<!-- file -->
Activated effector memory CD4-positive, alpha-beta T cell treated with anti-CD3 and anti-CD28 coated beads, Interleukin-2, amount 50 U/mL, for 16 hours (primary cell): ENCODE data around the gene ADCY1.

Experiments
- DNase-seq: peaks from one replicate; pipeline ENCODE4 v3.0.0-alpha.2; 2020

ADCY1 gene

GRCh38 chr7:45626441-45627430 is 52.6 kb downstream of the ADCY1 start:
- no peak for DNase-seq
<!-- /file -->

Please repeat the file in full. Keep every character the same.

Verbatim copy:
Activated effector memory CD4-positive, alpha-beta T cell treated with anti-CD3 and anti-CD28 coated beads, Interleukin-2, amount 50 U/mL, for 16 hours (primary cell): ENCODE data around the gene ADCY1.

Experiments
- DNase-seq: peaks from one replicate; pipeline ENCODE4 v3.0.0-alpha.2; 2020

ADCY1 gene

GRCh38 chr7:45626441-45627430 is 52.6 kb downstream of the ADCY1 start:
- no peak for DNase-seq